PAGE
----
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Are Political Opinions Based on Emotion or Reason? Shimmer and University of South Florida find out

Dublin Ireland, Tampa Florida — Many political analysts believe political opinions are based on emotions, not reasoning. That theory was tested out during Wednesday (19th February 2020) night's Democratic presidential debate on a group of students at the University of South Florida.  The group was equipped with sensors that measured their responses to the interaction between the candidates.

"We'll watch the debate, and essentially we'll be watching traces on a graph on a chart to see how people are reacting, and when everybody moves together, you know that something happened in the event," Rob Hammond said. The evening began with 39 students and faculty members placing a wrist-strap with the sensor on their left hand. Then they sat back and watched the debate. Hammond said essentially they were looking for emotional arousal from the viewers, something that marketers have been working for a long time.

"So you can imagine we're watching an ad. I want to know what you're looking at, whether your facial expressions are saying that you're excited or you're sad, and then I want to understand how you feel about it, because you know, I can fake a smile, but it's very difficult to fake your heart rate, or fake the connectivity of your skin," Hammond explained. 

Geoff Gill is president of Shimmer Americas, which has been in the neuro marketing business for more than a decade. He said his technology has been used to measure everything from product design to advertising testing, to creative testing for T.V. shows.

"We happened to be down in Florida and I thought this would be a great location because Florida's a swing-state, you know, a lot of interest here, and so I knew Rob, so it worked out really well," he said.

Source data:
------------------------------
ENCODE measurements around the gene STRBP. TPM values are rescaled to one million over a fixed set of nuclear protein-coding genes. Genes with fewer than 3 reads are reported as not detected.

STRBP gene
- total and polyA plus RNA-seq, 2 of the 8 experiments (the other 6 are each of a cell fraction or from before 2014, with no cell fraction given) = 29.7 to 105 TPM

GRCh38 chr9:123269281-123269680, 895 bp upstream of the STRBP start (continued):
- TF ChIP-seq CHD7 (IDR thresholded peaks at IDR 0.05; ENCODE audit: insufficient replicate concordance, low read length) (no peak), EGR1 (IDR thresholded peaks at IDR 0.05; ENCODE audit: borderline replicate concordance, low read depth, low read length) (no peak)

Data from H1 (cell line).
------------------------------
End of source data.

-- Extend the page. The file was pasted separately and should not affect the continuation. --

Gill said that shimmer used their technology in Ireland during the Brexit debate two years ago, but that the biggest emotional response came from watching an American politician — President Donald Trump.

USF reseachers said in their real-time results, Pete Buttigieg generated the highest unconscious response rate when speaking.  Michael Bloomberg fell the most in the 'conscious' ranking.

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About Shimmer
Founded based on Intel technology in 2006, Shimmer is a well-established wearable technologies services and sensor manufacturing company based in Dublin, Ireland. In addition to standard products, Shimmer provides customized sensor development services, volume manufacturing, and complete wearable sensor solutions of any complexity. Shimmer’s technology and services have been employed by thousands of researchers at more than 900 leading companies, universities, and research institutes in more than 75 countries. Shimmer’s technology is incorporated in the products and services of more than 20 original equipment manufacturers. Shimmer has an ISO 13485:2016 certified medical devices quality management system. For more information, visit, or follow @ShimmerSensing.